Skip to main content

Davidson, Israel

DAVIDSON, ISRAEL

DAVIDSON, ISRAEL (1870–1939), scholar of medieval Hebrew literature. Davidson was born in Yonava, Lithuania; at a young age he became an orphan and went to live with his uncle in Grodno, Lithuania. In 1888, after a few years' study at Slobodka yeshivah, he immigrated to the United States. There he earned a living as a street vendor, then as a shop assistant and Hebrew teacher; at night he studied English and other subjects to meet college-entrance requirements. After completing his studies at Columbia University, he was director of the Hebrew Orphan Asylum and chaplain at the Sing Sing prison. In 1905 he began teaching Talmud at the Jewish Theological Seminary, New York, and in 1915 was appointed professor of medieval Hebrew literature.

Davidson's first major scholarly publication in English was Parody in Jewish Literature (1907, repr., 1967). Thereafter, he wrote and edited articles and books in both English and Hebrew. Among the most important works are his editions of Joseph *Ibn Zabara's Sefer Sha'ashu'im with an English introduction (1914; 19252 with Hebrew introduction); Saadia's Polemic against Hīwī al-Balkhī (1915); Maḥzor Yannai (1919), published from Greek palimpsests, Davidson recognizing *Yannai's piyyut in the superimposed writing; Mahberet mi-Shirei ha-Kodesh asher li-Shelomo ibn Gabirol (1923), Ibn *Gabirol's sacred poetry with English translations by Israel Zangwill; Ginzei Schechter (vol. 3, 1928), poems and piyyutim from the Cairo Genizah; and Sefer Milhamot ha-Shem (1934), the arguments of the Karaite *Salmon b. Yeroham against Saadiah Gaon. He was also responsible for preparing the critical edition of piyyutim for Siddur R. Sa'adyah Ga'on (with S. Assaf, 1941). His Oẓar ha-Meshalim ve-ha-Pitgamim, a treasury of medieval Jewish parables and maxims, on which Davidson had worked for many years, was published posthumously (1957).

Davidson's magnum opus is the Ozar ha-Shirah ve-ha-Piyyut (Thesaurus of Medieval Hebrew Poetry, 4 vols. and supplement, 1925–38). In this gigantic work Davidson recorded in alphabetical order the initial words of more than 35,000 poems and prayers from post-biblical times to the beginning of the Haskalah period. Each entry contains information relating to the type and structure of the poem, its author, and all available information on its publication as well as the literature about it. An author index, containing over 2,800 names, and a subject index are included. In 1936 Davidson received the first Bialik Prize for this monumental work. Davidson's Thesaurus has remained an indispensable work of reference for scholars.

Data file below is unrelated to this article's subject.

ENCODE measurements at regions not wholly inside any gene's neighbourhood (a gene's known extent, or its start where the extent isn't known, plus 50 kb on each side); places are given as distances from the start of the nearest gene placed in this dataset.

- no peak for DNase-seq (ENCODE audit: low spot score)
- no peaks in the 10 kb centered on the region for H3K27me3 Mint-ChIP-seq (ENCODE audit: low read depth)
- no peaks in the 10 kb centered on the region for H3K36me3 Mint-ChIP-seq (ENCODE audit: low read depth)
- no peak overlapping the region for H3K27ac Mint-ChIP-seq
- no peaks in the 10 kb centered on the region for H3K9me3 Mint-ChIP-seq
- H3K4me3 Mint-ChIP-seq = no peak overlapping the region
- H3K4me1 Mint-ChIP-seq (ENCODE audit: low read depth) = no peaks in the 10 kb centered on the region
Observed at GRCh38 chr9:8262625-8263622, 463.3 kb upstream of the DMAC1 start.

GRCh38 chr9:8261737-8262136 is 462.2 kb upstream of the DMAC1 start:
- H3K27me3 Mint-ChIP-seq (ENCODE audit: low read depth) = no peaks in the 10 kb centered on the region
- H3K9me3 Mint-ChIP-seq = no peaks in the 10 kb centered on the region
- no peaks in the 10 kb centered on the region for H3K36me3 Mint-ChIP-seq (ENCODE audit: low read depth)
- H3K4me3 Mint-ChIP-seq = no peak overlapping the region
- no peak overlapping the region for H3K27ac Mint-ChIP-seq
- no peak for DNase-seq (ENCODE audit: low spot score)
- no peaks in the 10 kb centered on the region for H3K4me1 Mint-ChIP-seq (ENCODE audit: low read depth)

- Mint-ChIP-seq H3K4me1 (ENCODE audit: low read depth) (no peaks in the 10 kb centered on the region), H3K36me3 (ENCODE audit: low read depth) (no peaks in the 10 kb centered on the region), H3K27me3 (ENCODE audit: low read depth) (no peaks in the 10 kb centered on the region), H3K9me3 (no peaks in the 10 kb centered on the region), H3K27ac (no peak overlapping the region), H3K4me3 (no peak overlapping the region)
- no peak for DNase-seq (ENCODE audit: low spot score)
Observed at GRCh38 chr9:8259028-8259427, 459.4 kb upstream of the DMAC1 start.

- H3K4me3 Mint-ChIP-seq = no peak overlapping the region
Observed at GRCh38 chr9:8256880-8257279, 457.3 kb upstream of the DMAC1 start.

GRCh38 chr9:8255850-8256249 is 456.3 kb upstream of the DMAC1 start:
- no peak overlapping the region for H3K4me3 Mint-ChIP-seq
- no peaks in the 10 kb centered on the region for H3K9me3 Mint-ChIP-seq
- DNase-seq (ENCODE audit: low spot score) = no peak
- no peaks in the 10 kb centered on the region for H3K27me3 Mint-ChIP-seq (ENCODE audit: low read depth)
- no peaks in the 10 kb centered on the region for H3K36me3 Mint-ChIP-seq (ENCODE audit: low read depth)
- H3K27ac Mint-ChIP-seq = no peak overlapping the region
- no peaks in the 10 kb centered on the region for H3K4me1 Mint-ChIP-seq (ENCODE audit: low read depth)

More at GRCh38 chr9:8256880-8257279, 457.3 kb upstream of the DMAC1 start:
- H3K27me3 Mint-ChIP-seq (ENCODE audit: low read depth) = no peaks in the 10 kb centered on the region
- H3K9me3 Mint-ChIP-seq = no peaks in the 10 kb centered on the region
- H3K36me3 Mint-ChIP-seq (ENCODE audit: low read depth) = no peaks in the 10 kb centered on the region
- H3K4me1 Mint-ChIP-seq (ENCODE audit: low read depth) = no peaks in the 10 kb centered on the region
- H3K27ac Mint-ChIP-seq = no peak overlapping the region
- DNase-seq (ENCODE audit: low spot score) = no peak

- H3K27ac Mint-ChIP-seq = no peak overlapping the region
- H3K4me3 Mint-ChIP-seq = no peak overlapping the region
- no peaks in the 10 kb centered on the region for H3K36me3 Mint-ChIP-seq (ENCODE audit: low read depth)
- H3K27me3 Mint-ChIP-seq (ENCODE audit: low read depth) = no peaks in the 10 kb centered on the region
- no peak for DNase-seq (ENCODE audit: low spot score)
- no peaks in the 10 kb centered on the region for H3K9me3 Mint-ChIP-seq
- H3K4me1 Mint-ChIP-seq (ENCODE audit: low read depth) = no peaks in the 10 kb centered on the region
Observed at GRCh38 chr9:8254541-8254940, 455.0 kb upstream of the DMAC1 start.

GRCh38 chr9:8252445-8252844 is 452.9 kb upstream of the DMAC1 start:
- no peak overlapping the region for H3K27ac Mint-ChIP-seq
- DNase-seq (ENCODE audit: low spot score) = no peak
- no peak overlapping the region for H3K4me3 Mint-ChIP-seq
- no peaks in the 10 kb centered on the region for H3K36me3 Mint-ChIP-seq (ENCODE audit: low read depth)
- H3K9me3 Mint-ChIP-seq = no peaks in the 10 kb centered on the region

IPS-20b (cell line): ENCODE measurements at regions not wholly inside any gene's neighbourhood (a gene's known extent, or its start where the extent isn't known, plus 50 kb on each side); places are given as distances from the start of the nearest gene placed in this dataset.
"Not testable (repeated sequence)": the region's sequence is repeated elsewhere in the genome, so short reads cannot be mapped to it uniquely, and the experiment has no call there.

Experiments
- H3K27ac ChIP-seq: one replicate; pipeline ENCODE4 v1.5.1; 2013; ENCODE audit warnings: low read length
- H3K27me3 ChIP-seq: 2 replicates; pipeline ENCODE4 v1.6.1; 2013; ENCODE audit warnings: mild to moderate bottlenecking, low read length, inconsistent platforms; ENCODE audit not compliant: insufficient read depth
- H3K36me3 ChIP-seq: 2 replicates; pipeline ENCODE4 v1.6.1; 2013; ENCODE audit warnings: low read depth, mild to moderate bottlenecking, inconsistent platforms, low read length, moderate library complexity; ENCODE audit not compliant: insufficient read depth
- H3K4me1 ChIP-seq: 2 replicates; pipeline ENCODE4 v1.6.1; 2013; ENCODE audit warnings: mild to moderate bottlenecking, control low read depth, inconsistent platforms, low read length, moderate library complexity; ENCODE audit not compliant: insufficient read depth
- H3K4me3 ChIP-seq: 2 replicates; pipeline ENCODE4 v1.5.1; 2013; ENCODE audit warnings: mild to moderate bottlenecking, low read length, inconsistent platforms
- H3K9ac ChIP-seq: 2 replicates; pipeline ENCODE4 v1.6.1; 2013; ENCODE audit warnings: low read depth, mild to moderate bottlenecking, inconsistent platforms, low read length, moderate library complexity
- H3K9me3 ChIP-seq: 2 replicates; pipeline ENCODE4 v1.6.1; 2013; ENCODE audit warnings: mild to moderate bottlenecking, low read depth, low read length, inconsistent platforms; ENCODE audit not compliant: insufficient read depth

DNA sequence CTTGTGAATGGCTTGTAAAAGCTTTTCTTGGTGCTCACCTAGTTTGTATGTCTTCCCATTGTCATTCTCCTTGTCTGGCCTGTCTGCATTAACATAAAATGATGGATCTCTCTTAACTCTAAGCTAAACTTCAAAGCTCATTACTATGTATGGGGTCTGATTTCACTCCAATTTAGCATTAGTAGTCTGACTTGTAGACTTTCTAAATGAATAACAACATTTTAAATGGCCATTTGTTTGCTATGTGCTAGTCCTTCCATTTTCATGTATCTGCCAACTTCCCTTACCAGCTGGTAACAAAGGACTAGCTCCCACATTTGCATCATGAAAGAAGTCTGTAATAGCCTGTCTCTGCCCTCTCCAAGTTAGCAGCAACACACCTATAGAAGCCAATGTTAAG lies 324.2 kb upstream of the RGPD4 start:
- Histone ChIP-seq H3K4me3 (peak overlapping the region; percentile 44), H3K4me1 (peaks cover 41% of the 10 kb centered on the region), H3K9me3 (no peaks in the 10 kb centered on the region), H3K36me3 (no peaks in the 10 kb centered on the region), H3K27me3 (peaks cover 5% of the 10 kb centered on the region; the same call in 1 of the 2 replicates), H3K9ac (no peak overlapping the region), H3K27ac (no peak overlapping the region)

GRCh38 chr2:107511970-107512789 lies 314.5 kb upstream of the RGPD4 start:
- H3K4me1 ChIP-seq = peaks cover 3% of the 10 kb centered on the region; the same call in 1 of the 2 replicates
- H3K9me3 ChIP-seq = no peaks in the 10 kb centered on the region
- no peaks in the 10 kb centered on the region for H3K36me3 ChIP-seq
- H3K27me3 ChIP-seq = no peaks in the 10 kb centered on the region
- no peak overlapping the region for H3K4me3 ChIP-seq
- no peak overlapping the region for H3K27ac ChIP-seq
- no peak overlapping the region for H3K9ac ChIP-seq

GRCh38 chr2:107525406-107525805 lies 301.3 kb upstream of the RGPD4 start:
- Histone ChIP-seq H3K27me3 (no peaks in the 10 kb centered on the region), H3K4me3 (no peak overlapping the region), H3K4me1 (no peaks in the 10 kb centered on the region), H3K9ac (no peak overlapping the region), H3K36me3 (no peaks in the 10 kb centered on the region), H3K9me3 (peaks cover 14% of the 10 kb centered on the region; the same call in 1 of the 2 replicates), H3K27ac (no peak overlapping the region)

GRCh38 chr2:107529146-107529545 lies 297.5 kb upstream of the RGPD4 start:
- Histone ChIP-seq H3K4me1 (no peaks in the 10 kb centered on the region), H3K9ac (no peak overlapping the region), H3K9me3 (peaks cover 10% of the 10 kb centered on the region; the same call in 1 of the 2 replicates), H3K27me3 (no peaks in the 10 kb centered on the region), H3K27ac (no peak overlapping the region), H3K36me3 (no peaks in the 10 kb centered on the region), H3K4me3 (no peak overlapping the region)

bibliography:

A.M. Habermann, in: Gilyonot, 24 (1936/37), 109–12; 29 (1939), 180–81; Spiegel, in: Hadoar (May 16, 1930); Finkelstein, in: ajyb (1939), 35–56; O. Davidson, Out of Endless Yearnings (1946); S. Spiegel, in: Menorah Journal, 22 (1934), 69–72; S. Assaf (ed.), Siddur Rav Sa'adyah Ga'on (1941), 10–16.

[Abraham Meir Habermann]

Cite this article
Pick a style below, and copy the text for your bibliography.

  • MLA
  • Chicago
  • APA

"Davidson, Israel." Encyclopaedia Judaica. . Encyclopedia.com. 15 Aug. 2018 <http://www.encyclopedia.com>.

"Davidson, Israel." Encyclopaedia Judaica. . Encyclopedia.com. (August 15, 2018). http://www.encyclopedia.com/religion/encyclopedias-almanacs-transcripts-and-maps/davidson-israel

"Davidson, Israel." Encyclopaedia Judaica. . Retrieved August 15, 2018 from Encyclopedia.com: http://www.encyclopedia.com/religion/encyclopedias-almanacs-transcripts-and-maps/davidson-israel

Learn more about citation styles

Citation styles

Encyclopedia.com gives you the ability to cite reference entries and articles according to common styles from the Modern Language Association (MLA), The Chicago Manual of Style, and the American Psychological Association (APA).

Within the “Cite this article” tool, pick a style to see how all available information looks when formatted according to that style. Then, copy and paste the text into your bibliography or works cited list.

Because each style has its own formatting nuances that evolve over time and not all information is available for every reference entry or article, Encyclopedia.com cannot guarantee each citation it generates. Therefore, it’s best to use Encyclopedia.com citations as a starting point before checking the style against your school or publication’s requirements and the most-recent information available at these sites:

Modern Language Association

http://www.mla.org/style

The Chicago Manual of Style

http://www.chicagomanualofstyle.org/tools_citationguide.html

American Psychological Association

http://apastyle.apa.org/

Notes:
  • Most online reference entries and articles do not have page numbers. Therefore, that information is unavailable for most Encyclopedia.com content. However, the date of retrieval is often important. Refer to each style’s convention regarding the best way to format page numbers and retrieval dates.
  • In addition to the MLA, Chicago, and APA styles, your school, university, publication, or institution may have its own requirements for citations. Therefore, be sure to refer to those guidelines when editing your bibliography or works cited list.